The idea appeared when I was writing the script. I say that ‘it appeared’ because I had the sensation that it was floating around me, and I was just writing the text. It is a great feeling when the writing is easy. I wrote the script in one night, one draft, without any other previous preparation. The action takes place in the 2000s, in Republic of Moldavia. We shot the film at the beginning of 2013, but shortly after that, the external drive containing the film was lost (before the editing). When we were filming, it seemed that everything we were doing was out of date – the Romanian language was becoming again the official language, the Gregorian calendar was slowly introduced. But, unfortunately, nowadays truth in Moldavia is stranger than fiction. Meanwhile, one of the ‘special’ characters in the film became president (an absolutely involuntary coincidence).
What was the biggest challenge?
The biggest challenge has been the shooting. Firstly, I had to find all the Moldavian actors that were working in Romania at that time because I needed the authentic Moldavian dialect. The location has been another problem. Eventually, Father Bela of the Calvina Church helped us, giving us for a few days a space that belonged to the church (a former nursery), where we built our set. Four days of shooting, a lot of actors in one space, lack of elementary things such as video assist or people… But we managed to handle it because each one’s effort counted twice as much. We were very enthusiastic. Cristian Mungiu supported us with the technical equipment and the actors came for free because they liked the story. Then the external drive was lost and we found it last year, when we also edited the film. This is the brief story of the film ‘Chers Amis’.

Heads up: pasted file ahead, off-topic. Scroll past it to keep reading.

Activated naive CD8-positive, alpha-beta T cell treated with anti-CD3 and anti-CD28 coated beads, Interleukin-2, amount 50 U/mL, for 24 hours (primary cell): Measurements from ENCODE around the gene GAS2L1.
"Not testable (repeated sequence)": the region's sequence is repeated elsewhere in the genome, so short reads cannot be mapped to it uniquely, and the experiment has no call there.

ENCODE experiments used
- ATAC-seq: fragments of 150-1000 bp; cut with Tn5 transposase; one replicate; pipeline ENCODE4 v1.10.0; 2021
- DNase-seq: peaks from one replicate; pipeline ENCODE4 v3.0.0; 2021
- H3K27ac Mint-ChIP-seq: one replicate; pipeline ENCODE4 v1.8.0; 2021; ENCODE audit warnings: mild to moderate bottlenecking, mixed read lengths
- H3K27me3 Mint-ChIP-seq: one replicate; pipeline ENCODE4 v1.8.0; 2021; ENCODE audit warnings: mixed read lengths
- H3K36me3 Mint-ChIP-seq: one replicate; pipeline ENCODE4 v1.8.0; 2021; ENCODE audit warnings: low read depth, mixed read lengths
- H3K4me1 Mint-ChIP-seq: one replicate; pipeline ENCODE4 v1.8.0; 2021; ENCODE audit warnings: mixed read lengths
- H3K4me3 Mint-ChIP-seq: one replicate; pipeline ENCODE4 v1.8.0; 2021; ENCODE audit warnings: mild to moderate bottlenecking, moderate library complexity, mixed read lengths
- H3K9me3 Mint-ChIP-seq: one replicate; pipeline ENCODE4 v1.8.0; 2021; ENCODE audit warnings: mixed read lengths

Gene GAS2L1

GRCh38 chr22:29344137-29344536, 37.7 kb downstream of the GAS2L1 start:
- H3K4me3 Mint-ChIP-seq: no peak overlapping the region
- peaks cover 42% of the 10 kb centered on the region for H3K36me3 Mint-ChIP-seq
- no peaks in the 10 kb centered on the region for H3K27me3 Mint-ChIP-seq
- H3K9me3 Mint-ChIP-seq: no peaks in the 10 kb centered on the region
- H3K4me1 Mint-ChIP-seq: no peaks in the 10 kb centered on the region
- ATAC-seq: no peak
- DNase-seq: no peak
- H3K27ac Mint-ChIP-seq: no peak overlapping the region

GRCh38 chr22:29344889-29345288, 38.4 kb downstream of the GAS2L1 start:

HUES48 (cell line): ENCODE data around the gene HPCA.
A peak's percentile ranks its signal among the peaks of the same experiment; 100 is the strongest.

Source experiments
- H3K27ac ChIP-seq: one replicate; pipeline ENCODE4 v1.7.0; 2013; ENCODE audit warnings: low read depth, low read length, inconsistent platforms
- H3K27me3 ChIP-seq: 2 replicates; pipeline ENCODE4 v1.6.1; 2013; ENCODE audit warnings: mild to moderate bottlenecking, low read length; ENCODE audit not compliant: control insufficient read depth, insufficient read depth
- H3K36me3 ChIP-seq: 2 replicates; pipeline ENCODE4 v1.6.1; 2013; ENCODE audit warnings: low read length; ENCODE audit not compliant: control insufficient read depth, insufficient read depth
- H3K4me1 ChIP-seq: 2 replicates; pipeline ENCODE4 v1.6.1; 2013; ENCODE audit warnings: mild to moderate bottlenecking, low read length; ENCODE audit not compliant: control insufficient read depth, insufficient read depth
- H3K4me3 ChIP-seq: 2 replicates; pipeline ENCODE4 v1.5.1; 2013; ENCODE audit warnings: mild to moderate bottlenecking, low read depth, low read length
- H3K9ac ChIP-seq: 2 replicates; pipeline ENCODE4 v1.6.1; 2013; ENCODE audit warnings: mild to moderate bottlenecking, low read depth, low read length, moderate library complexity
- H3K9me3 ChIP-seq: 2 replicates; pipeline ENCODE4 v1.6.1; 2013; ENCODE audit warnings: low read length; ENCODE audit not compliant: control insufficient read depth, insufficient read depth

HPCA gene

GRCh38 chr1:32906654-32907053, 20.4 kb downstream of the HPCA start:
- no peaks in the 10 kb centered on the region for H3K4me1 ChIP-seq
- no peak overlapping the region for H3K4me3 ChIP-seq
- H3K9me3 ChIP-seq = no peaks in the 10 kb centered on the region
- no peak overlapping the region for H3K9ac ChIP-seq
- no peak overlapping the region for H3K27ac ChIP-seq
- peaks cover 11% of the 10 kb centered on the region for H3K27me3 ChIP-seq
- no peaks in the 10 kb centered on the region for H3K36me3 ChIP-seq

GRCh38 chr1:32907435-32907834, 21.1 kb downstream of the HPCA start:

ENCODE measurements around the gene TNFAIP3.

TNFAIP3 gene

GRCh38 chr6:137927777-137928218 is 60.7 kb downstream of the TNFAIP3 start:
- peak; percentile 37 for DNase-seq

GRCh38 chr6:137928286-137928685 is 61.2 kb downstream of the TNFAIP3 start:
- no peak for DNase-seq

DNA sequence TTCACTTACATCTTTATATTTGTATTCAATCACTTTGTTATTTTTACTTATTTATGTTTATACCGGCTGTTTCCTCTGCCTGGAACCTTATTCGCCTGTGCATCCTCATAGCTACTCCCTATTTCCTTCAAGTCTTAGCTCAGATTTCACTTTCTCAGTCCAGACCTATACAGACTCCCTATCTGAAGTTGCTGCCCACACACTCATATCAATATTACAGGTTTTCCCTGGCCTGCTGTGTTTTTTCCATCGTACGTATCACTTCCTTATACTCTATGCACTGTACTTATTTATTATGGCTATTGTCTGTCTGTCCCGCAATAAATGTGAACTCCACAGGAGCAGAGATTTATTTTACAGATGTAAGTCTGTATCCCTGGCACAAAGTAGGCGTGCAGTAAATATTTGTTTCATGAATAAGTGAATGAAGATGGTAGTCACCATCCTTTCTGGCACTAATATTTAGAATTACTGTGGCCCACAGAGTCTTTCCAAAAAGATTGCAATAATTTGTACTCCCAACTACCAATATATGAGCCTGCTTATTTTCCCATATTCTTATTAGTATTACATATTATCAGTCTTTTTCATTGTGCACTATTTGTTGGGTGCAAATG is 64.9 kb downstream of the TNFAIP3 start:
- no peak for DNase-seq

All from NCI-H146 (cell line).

STELA PELIN – ‘Date Night’
What is the story of this short film? How did the idea appear?
Romanian Bonnie & Clyde decide to robe a kebab place because they want to break the curse that threatens their wedding. Many years ago, some guys tried to do almost the same thing; then, I discovered by chance a story with a very similar subject written by Haruki Murakami. I was inspired by both stories and together with my colleague, co-writer Ioachim Stroe, we created the final script. So, the characters and situations in Date Night are based both on fiction and reality.
What was the biggest challenge you have encountered?
One of the biggest challenges was shooting on the platform in the middle of the night, when the temperature was near 0 degrease Celsius. It was a pretty long night. Another challenge was the small budget. We were lucky enough to have had a great team with people that stood by our side, invested their time and helped us overcome every issue.
Why should people come to DaKINO 2018?
RĂZVAN DUTCHEVICI: Well, I can only speak for myself. I am glad that the programme includes a large number of international short films, which means that I will have the chance to see news films. Furthermore, I am on the same page with Ionuț Mareș and Cristi Mărculescu, so the chances to enjoy the screening are high. Also, I am delighted that the feature films The Anniversary (Dan Chișu) and Meda or The not so bright side of things (Emanuel Pârvu) are part of the programme, because I have not managed to see them yet.
VALERIU ANDRIUȚĂ: DaKINO is a celebration of film which brings films made with love and carefully selected. It’s a petty to not take advantage of this chance!
STELA PELIN: Because they will probably discover some short and feature films which they would not have had the chance to discover, films that, certainly, are cool. It is also a great idea for a date night… might be fun!
an article by Romina Banu
English translation by Andreea Andrei